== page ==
‘Damn Yankees’ star Tab Hunter dead at 86

Tab Hunter, an actor and singer whose career began during the 1950s, died Sunday night three days shy of his 87th birthday.
Tab Hunter, an actor and singer whose career began during the 1950s, died Sunday night three days shy of his 87th birthday.

Credit: Michael Loccisano

Credit: Michael Loccisano

Tab Hunter, the 1950s movie heartthrob who starred in "Damn Yankees" and "Battle Cry" and later became an icon in the gay community, died Sunday night, three days shy of his 87th birthday, Variety reported.

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The news was announced on a Facebook page associated with the actor.

Hunter died Sunday night in Santa Barbara from a blood clot that caused a heart attack, Allan Glaser, his partner for more than three decades, told The Hollywood Reporter.

In addition to his acting career, Hunter had success in music with “Young Love,” which was named the No. 4 song of 1957 by Billboard. But rumors that he was gay dogged his career in an era where open homosexuality could end careers.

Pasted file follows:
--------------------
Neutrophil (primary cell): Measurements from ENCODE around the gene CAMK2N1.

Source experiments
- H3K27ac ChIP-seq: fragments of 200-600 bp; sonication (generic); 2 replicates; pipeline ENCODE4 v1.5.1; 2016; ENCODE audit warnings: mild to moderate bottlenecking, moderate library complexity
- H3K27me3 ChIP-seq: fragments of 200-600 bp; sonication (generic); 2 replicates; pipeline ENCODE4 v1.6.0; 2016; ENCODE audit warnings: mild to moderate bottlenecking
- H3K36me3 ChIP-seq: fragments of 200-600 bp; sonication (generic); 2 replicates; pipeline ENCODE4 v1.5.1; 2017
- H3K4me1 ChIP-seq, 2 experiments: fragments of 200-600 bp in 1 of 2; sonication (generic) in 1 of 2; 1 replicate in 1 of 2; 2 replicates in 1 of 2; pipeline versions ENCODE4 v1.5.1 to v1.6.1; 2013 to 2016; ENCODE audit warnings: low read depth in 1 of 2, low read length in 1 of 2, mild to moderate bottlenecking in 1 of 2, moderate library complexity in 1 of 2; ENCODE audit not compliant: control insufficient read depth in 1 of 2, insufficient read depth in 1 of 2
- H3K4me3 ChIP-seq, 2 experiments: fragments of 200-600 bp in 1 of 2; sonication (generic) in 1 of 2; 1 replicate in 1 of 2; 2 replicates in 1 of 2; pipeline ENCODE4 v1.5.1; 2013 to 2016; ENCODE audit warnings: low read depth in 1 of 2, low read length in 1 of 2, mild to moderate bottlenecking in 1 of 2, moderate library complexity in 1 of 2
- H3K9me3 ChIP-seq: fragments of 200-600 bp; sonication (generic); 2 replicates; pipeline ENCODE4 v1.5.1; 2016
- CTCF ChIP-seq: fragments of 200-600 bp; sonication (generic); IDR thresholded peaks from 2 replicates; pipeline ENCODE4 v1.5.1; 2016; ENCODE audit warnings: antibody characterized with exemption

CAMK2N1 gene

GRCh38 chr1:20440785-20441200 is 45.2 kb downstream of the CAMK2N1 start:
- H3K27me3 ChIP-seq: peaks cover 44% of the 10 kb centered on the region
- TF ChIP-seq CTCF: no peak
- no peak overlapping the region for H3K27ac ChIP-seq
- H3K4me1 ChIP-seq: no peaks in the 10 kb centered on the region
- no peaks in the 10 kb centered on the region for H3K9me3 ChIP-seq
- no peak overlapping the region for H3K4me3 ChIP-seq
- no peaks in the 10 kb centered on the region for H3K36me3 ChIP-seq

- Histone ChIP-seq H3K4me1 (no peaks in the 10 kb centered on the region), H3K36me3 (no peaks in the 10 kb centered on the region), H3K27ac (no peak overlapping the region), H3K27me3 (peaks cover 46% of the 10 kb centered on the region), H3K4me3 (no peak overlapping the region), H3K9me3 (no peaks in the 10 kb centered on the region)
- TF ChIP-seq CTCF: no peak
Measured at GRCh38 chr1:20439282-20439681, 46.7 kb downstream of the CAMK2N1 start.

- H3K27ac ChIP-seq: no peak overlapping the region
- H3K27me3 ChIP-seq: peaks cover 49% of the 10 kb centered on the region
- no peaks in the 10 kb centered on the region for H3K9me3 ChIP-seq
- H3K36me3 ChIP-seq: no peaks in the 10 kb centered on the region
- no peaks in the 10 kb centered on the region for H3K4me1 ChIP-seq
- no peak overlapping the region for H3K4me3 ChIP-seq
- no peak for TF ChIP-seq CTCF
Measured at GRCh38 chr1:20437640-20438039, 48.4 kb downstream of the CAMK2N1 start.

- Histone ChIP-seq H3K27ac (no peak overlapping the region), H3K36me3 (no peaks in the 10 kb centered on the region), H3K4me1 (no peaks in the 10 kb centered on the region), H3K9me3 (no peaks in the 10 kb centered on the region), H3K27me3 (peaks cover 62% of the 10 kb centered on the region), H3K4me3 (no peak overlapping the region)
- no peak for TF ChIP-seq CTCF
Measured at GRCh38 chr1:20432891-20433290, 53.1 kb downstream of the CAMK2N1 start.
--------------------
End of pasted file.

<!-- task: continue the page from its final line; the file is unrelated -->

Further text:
In 2005, Hunter confirmed the rumors about his homosexuality in his autobiography, “Tab Hunter Confidential: The Making of a Movie Star.”

In a 2015 interview with The Hollywood Reporter, Hunter said he wrote the book because he "didn't want someone putting a spin" on his life.

"I thought, 'Look, get it from the horse's mouth and not from some horse's ass after I'm dead and gone,'" he said.

Hunter wrote how studios attempted to mask his sexuality by linking him with co-stars and friends like Debbie Reynolds and Natalie Wood, Variety reported. The book spawned a 2015 documentary by Jeffrey Schwarz, which was also called "Tab Hunter Confidential."

In “Damn Yankees,” Hunter played Joe Hardy, a middle-aged Washington Senators fan who sells his soul to the devil in order to become a young baseball star and prevent the New York Yankees from winning another pennant. The film was an adaptation of the Broadway hit, a musical version of Douglass Wallop’s best-selling novel, “The Year the Yankees Lost the Pennant.”

Later in his career, Hunter starred in two films with drag queen Divine. He played Todd Tomorrow, a drive-in owner, in the 1981 comedy, "Polyester." The film introduced movie-goers to scratch-and-sniff cards, including "Model Building Glue," "Smelly Shoes" and Flatulence," according to The Hollywood Reporter. He also appeared with Divine in the 1985 film, "Lust in the Dust."

Hunter did summer stock and dinner theater during the 1960s, Variety reported. He also appeared in films during the 1970s and 1980s, including "The Life and Times of Judge Roy Bean" in 1972 and "Grease 2" in 1982.

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